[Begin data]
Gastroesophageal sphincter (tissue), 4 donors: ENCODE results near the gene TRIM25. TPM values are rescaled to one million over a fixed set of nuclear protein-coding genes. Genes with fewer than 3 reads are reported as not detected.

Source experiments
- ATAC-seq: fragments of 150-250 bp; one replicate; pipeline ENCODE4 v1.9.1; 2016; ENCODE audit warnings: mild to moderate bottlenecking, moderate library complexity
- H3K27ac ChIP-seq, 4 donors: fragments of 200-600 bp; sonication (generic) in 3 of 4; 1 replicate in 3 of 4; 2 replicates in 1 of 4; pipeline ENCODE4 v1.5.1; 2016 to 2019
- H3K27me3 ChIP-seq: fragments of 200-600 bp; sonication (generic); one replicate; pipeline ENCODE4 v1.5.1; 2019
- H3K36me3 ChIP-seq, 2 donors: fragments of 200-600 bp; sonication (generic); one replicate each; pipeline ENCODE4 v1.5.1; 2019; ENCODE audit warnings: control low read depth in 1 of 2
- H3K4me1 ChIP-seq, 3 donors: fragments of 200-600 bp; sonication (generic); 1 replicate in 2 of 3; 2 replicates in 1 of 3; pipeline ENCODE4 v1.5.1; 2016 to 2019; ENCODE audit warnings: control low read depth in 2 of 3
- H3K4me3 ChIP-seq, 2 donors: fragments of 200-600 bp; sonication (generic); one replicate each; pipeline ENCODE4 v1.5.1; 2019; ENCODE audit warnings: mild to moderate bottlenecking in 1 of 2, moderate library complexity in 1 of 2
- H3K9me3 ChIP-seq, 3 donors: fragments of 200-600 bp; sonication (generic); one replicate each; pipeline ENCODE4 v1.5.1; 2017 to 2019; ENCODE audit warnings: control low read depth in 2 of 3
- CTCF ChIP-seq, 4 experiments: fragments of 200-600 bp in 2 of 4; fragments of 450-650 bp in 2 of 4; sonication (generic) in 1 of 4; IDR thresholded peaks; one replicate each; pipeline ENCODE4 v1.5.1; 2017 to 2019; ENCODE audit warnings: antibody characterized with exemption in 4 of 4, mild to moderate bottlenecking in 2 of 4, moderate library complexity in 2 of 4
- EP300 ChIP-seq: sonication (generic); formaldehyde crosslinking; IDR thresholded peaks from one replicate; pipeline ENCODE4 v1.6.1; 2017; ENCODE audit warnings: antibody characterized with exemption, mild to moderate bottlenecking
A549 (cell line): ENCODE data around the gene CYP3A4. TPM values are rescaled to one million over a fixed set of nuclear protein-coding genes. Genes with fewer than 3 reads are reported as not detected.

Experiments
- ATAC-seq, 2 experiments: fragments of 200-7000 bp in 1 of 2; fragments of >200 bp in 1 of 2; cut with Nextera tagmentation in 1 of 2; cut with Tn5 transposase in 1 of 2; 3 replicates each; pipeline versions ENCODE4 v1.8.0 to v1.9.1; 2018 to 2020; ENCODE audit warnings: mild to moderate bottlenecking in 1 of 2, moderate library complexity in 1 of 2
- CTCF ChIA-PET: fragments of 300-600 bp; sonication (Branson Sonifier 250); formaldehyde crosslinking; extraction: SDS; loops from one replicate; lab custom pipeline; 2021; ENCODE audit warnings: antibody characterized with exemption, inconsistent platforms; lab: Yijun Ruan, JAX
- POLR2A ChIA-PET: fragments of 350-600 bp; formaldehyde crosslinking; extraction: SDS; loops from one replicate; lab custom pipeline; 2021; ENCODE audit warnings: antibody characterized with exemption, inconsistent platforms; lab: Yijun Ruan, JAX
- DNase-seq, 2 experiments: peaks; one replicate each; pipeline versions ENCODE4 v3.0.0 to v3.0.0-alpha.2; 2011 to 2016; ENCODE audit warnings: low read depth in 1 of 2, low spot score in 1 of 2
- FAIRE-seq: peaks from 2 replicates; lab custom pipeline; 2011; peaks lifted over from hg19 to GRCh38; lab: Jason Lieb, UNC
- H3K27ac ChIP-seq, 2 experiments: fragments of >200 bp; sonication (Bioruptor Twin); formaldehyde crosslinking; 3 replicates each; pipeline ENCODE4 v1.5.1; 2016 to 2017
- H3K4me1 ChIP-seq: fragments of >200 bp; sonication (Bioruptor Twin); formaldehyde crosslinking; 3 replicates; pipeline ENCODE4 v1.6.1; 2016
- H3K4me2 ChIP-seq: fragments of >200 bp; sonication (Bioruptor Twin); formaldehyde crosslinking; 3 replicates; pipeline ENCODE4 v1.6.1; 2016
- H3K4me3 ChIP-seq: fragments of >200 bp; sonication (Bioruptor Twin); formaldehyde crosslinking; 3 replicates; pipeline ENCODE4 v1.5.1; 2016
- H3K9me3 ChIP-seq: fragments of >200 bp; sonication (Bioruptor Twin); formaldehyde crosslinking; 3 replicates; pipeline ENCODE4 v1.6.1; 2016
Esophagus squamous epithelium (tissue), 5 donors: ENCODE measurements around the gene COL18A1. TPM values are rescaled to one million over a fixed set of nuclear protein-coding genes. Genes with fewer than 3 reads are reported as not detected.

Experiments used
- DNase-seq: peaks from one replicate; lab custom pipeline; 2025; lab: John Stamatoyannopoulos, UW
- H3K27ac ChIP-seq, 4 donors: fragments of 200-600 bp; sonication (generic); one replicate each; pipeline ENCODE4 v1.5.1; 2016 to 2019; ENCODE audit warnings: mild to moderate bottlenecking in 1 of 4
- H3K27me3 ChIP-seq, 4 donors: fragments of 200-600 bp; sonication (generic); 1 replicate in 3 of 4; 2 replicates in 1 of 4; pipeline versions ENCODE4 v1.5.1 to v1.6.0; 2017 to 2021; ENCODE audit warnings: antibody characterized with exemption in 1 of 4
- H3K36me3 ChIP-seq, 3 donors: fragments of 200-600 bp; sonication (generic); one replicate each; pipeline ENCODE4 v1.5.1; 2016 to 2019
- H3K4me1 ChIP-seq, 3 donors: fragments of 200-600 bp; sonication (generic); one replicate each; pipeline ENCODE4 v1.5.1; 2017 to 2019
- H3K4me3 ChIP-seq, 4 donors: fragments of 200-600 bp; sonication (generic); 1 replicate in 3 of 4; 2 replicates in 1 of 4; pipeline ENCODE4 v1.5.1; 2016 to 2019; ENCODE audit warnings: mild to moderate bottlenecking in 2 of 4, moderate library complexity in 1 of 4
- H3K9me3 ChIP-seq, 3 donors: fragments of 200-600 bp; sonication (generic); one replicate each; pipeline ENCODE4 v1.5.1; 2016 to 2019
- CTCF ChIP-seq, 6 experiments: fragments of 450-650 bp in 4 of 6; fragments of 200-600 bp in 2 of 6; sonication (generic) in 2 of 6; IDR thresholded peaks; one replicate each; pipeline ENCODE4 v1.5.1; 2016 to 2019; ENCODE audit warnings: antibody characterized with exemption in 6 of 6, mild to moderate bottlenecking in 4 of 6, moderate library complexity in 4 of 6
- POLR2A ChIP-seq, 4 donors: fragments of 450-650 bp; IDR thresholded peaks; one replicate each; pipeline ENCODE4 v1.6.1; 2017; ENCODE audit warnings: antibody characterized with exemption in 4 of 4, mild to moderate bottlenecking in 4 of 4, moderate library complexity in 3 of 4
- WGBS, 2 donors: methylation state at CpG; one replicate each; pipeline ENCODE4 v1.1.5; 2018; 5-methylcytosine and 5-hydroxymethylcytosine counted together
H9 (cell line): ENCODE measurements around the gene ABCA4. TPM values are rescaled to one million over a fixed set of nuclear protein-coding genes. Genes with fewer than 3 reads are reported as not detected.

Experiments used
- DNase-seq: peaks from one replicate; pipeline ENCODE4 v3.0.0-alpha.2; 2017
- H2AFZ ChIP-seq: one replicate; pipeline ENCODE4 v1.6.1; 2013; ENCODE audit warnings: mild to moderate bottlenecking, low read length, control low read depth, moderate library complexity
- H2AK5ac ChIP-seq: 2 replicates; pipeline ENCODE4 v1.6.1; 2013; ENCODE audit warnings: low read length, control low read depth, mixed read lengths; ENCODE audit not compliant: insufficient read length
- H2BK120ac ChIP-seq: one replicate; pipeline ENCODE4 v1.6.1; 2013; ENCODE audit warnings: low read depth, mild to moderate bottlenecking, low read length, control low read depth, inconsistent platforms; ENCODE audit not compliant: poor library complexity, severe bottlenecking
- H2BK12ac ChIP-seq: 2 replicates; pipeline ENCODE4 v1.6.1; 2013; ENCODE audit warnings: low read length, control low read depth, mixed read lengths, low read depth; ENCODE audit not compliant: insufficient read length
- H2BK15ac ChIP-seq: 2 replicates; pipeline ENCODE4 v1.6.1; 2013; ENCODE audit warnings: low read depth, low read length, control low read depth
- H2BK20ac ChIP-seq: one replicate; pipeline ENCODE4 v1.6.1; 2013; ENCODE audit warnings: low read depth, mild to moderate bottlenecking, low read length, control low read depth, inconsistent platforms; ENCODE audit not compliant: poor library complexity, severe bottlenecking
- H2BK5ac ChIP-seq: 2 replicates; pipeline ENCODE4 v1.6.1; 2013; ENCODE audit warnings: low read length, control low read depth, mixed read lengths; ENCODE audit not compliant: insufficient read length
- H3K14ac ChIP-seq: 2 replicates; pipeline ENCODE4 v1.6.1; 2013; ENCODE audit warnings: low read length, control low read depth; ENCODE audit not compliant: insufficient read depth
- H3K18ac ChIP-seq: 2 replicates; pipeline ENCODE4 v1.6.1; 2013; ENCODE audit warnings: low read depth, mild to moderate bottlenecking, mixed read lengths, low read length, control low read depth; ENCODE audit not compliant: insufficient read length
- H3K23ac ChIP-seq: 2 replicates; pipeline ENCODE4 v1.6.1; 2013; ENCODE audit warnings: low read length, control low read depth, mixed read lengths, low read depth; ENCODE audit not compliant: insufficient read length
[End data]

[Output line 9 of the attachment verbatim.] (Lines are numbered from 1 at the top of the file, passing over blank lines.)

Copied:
- H3K9me3 ChIP-seq, 3 donors: fragments of 200-600 bp; sonication (generic); one replicate each; pipeline ENCODE4 v1.5.1; 2017 to 2019; ENCODE audit warnings: control low read depth in 2 of 3